Last winter’s dangerous ice and snow storms left Michiganders with all sorts of emergency needs, not the least of which included broken furnaces that happened in the worst of times.
In the midst of these challenges, 2-1-1’s growing collaborative relationship with governmental entities, including the Michigan Department of Human Services, resulted in a profound impact on service delivery to residents and a success story worth telling.
During the winter storms of 2013-14, Michigan 2-1-1 brought new awareness to an unintended consequence of government regulations, helping to improve a crisis response that made a difference in the personal safety of struggling homeowners.
It began shortly after the end of the December holidays when DHS contacted Michigan 2-1-1 to learn how the unprecedented weather was affecting callers to 2-1-1. In response, regional 2-1-1 partners were able to provide important and immediate data and anecdotal reports to support the work of DHS, the Michigan Public Service Commission and the Michigan State Police.
“The importance of this information sharing became clear when the Northeast Michigan 2-1-1 center in Midland reported several DHS clients needing furnace repairs – at the time DHS policy required two estimates before authorizing a repair,” said Michigan 2-1-1 Executive Director Tom Page.
“During the extreme cold this created a double hardship,” he added. “First, it was nearly impossible to get two companies to provide estimates; second, most companies now charge for an estimate if you don’t use them for the repair.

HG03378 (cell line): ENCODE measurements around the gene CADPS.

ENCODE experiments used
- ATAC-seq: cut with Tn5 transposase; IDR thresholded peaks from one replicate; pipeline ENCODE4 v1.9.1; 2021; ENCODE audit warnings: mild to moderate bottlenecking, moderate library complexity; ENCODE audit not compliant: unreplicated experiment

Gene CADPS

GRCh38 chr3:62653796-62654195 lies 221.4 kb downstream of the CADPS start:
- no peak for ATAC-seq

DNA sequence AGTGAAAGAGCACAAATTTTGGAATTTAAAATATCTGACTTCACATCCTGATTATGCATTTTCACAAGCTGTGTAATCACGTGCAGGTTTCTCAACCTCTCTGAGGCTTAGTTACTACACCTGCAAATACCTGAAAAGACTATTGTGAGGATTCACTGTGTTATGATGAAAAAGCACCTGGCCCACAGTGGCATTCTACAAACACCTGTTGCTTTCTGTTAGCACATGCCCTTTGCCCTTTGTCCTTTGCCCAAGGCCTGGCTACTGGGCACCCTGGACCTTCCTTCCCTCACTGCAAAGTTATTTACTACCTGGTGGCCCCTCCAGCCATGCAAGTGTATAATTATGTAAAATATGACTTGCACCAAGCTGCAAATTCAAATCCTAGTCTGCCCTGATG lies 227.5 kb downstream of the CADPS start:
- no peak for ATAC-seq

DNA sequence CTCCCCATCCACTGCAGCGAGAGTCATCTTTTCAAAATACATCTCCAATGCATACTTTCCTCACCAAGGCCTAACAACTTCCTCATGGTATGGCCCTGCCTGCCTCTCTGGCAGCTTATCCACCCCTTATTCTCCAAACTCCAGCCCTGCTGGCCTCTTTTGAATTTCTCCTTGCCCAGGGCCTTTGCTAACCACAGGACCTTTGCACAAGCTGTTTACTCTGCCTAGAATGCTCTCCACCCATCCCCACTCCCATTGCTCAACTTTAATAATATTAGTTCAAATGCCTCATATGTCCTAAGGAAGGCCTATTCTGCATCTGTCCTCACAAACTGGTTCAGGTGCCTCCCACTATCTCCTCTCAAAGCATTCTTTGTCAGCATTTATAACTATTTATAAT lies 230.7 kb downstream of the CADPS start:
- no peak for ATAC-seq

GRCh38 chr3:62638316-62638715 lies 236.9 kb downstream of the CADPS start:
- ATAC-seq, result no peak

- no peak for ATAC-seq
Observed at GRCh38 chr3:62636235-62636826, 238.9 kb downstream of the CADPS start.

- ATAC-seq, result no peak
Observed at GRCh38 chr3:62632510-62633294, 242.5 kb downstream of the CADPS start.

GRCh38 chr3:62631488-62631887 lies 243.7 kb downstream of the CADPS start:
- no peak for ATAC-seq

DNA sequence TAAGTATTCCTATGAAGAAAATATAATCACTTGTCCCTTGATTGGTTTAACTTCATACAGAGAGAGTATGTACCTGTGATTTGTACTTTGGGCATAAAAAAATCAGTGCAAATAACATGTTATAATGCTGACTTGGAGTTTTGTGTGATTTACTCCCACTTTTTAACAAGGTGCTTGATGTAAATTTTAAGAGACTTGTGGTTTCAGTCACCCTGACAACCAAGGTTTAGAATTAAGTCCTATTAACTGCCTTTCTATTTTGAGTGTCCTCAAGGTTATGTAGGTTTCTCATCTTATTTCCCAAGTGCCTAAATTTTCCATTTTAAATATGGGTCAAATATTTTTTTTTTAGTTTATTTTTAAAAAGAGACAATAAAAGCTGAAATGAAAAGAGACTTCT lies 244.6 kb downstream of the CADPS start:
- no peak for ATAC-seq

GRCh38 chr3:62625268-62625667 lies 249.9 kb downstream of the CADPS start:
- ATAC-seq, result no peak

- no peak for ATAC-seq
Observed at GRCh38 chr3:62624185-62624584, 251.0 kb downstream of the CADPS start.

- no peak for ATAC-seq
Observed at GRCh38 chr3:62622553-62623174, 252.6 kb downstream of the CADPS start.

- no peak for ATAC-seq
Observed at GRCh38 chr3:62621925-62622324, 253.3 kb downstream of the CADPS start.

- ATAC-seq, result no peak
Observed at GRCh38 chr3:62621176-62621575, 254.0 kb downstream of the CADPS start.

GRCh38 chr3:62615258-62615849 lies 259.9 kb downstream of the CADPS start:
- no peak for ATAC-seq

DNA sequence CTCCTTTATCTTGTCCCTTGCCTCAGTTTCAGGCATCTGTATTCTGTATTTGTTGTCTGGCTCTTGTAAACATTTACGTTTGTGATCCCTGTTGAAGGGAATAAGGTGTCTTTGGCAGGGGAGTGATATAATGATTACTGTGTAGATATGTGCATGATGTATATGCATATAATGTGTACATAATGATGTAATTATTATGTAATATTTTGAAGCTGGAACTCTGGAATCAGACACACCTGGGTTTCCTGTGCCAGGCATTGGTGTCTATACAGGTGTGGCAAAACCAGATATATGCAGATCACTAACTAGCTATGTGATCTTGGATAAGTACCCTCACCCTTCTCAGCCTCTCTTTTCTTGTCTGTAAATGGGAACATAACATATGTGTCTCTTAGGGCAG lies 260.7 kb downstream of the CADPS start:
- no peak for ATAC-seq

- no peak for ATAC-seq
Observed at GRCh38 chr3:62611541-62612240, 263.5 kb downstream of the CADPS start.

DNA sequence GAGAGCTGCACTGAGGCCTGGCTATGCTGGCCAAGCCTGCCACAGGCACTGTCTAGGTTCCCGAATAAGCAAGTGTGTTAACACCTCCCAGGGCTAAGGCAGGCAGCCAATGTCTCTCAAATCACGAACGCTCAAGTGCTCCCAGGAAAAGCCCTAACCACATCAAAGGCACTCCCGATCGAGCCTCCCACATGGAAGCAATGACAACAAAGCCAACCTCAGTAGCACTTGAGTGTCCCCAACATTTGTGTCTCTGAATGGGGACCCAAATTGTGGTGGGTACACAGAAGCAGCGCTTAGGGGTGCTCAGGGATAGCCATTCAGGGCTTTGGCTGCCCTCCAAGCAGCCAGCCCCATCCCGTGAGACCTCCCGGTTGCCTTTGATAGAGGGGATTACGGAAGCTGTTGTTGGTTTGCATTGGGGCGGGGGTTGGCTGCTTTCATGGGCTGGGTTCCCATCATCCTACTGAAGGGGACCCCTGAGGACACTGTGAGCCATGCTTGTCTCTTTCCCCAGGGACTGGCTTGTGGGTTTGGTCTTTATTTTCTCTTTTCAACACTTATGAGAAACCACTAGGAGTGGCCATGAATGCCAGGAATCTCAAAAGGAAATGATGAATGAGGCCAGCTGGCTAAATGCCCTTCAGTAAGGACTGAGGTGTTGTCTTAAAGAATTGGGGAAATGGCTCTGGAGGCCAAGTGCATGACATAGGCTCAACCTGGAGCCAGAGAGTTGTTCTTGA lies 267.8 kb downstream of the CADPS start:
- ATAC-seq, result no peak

DHS’s response to Michigan 2-1-1’s findings was swift. Within an hour of receiving the information from 2-1-1, DHS clarified the department’s requirements saying it would require only one estimate to authorize repairs because of the dire circumstances.
“This information was immediately shared with the 2-1-1 centers and by the end of the day we had reports from across the state that repairs had been completed,” Page said.
In a follow-up debriefing to the storm, Deputy DHS Director Terry Beurer praised the work of the 2-1-1 team before a gathering of the Michigan 2-1-1 Operations Council.
“You have been awesome to work with and I think this is a text book definition of collaboration,” Beurer said.
Michigan 2-1-1 partners with DHS to promote enrollment for state benefits through the state’s MI-BRIDGES program and to assist the new Michigan Veterans Affairs Agency by integrating the state’s new veterans’ assistance call center onto the Michigan 2-1-1 system. Page said it is the first time nationally that a veterans service program has integrated its work so fully with a 2-1-1 program.